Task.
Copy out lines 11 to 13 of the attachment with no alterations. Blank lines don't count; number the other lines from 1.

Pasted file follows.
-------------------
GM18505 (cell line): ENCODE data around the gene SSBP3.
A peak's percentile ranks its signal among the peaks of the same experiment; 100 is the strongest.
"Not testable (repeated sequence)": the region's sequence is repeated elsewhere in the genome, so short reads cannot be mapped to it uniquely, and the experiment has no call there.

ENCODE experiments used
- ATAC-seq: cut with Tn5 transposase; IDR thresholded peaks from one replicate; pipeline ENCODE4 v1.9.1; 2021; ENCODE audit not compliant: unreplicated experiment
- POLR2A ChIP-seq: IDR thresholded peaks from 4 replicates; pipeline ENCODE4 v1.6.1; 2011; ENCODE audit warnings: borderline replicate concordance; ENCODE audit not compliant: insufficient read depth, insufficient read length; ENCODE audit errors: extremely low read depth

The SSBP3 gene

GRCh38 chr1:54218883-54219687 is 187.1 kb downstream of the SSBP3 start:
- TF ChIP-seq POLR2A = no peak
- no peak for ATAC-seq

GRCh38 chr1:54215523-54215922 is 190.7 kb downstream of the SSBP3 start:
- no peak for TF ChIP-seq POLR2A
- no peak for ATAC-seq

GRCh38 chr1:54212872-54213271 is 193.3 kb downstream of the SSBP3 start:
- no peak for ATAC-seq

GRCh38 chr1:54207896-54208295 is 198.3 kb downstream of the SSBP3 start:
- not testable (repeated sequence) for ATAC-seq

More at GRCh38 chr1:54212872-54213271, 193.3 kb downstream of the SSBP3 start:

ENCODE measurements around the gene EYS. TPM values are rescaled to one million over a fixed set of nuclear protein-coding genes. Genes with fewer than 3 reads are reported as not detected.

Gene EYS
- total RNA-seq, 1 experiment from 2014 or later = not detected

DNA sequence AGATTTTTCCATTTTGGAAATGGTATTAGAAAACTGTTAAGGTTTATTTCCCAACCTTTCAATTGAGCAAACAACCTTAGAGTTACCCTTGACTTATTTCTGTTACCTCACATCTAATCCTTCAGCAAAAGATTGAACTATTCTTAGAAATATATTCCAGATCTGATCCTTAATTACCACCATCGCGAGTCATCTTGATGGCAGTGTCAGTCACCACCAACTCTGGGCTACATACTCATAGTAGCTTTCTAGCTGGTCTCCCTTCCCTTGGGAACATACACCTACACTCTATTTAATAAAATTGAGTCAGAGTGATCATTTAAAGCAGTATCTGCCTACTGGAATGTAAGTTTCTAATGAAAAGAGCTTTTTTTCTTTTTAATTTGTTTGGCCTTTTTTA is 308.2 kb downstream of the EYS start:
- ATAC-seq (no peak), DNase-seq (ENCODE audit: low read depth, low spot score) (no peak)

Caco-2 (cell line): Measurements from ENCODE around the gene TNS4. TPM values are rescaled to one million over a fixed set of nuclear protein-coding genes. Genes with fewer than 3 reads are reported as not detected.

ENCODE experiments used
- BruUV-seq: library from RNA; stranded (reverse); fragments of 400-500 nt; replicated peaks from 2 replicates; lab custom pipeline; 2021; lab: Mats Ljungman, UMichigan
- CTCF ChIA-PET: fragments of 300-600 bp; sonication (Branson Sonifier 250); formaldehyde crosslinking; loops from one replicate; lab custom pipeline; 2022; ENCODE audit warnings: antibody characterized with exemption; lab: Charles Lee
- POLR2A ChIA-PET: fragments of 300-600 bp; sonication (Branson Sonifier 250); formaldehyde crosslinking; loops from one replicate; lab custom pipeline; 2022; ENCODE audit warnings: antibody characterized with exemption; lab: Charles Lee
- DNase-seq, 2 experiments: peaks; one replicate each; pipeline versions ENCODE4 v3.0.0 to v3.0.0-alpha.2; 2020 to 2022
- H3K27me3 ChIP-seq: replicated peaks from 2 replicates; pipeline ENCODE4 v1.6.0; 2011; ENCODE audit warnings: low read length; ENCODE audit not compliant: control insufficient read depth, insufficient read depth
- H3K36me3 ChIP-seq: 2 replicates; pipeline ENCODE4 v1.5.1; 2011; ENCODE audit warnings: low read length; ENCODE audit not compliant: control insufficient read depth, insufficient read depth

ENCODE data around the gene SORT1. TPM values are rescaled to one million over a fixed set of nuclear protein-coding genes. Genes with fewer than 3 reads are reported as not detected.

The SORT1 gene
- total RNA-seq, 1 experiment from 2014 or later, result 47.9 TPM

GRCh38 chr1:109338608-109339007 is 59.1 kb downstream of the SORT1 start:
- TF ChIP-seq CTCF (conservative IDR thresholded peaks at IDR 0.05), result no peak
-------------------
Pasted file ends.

GRCh38 chr1:54215523-54215922 is 190.7 kb downstream of the SSBP3 start:
- no peak for TF ChIP-seq POLR2A
- no peak for ATAC-seq